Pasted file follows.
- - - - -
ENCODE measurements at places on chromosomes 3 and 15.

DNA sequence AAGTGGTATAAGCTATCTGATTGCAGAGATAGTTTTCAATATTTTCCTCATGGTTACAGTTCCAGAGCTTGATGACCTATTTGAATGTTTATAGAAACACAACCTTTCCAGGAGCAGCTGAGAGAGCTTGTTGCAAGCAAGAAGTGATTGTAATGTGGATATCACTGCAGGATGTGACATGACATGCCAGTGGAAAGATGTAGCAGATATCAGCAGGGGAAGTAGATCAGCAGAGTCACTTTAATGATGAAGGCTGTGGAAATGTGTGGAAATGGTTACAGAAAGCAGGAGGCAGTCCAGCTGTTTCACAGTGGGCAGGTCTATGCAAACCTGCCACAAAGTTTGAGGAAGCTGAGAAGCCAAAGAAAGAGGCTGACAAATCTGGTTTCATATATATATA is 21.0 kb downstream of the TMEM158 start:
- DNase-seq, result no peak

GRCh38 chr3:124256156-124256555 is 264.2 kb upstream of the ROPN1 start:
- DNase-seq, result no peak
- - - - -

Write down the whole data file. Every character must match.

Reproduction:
ENCODE measurements at places on chromosomes 3 and 15.

DNA sequence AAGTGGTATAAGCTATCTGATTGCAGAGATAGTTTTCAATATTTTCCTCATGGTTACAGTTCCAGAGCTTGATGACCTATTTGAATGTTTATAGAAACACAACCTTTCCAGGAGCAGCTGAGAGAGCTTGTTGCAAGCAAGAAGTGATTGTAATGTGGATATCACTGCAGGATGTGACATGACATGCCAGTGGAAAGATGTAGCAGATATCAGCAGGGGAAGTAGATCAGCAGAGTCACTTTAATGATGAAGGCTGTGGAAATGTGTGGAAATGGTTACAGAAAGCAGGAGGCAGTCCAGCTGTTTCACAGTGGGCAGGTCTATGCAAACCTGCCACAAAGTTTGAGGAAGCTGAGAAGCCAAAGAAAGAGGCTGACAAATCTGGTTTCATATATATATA is 21.0 kb downstream of the TMEM158 start:
- DNase-seq, result no peak

GRCh38 chr3:124256156-124256555 is 264.2 kb upstream of the ROPN1 start:
- DNase-seq, result no peak